Peanut Butter Wolf
Over the past several years Los Angeles's Chris Manak, better known as Peanut Butter Wolf, has established himself as one of the most intriguing personalities in hip-hop, one known for his impeccable taste in classic funk, rock, and rap breaks. Though he began his career in the mid-Nineties as a producer for underground MCs like Kool Keith, Rasco, and Planet Asia, PB Wolf soon devoted himself to building his imprint Stones Throw into a premier record label; today, the one musical outlet he allows himself is spinning records.
PB Wolf is similar to a house music DJ in that he communicates his feelings through his record selection, leading to sets that are both funky, euphoric, and at times cathartic. His mix CD for U.K. label Ultimate Dilemma's Badmeaningood series (its previous contributors were British hip-hoppers Skitz and Roots Manuva) is representative of this aesthetic, floating from cut-and-paste tracks like Grandmaster Flash's "New Adventures of Grandmaster Flash" to Johnny Hammond's breezy soul-jazz excursion "Fantasy." Save for Grandmaster Flash, most of the songs used here are oldies, some more recognizable than others. The common denominators among them are strong melodies and solid drum patterns perfect for dancing to.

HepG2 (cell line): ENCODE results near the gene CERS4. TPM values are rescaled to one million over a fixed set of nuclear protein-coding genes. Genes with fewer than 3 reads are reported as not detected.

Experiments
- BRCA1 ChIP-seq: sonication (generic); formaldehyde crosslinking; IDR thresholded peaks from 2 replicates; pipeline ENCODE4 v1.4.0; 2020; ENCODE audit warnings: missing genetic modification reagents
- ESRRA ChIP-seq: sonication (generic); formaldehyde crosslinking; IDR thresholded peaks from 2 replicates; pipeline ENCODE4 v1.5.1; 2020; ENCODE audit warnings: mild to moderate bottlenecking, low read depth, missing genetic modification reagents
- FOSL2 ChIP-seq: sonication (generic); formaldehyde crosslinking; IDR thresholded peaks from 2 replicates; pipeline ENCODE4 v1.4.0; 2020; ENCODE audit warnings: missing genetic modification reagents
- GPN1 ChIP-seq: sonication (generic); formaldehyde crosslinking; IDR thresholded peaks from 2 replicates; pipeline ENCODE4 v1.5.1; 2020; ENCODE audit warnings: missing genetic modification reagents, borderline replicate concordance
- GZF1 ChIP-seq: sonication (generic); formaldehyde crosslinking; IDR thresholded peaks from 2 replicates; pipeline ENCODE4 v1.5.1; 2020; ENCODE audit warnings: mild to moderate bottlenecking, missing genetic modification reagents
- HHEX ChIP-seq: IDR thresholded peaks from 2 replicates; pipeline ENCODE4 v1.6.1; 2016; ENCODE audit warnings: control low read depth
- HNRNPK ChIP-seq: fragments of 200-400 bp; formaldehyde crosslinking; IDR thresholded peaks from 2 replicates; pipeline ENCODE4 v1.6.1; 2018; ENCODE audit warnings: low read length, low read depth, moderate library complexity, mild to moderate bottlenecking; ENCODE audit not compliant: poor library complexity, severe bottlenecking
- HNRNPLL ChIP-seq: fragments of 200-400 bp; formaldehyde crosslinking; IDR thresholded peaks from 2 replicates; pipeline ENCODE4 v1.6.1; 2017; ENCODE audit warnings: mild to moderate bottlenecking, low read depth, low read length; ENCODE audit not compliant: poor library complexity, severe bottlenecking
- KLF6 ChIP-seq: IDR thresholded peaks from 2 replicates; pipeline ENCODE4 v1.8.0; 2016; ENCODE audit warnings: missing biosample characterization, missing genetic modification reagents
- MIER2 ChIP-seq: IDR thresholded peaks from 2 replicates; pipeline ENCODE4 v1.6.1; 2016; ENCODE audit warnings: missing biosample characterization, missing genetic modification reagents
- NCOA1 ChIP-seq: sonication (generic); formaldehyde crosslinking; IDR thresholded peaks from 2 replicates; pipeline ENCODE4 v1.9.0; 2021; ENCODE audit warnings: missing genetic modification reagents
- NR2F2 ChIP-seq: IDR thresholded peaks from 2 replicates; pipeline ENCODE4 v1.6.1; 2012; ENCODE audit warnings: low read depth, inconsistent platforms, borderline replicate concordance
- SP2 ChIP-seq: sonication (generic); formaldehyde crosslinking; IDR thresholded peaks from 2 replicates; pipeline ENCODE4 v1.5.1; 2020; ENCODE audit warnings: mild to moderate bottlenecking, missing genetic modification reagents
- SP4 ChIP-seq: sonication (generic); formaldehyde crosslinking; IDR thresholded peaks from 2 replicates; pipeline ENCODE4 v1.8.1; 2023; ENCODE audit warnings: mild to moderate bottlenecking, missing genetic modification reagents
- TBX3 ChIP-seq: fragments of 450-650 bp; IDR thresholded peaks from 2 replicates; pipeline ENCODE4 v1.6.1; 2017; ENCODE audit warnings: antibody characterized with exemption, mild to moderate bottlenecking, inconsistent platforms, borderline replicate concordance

PB Wolf's Badmeaningood Vol. Three is difficult to pick apart, and it's best to listen to it as a journey with its own twists and turns. What's the story like? It starts out slowly, then grows blindingly emotional, like a François Truffaut film, before swinging into a metronome that deftly bounces between both sensibilities. Throughout the hour-long CD, PB Wolf spins a tale that is thrilling and soulful.
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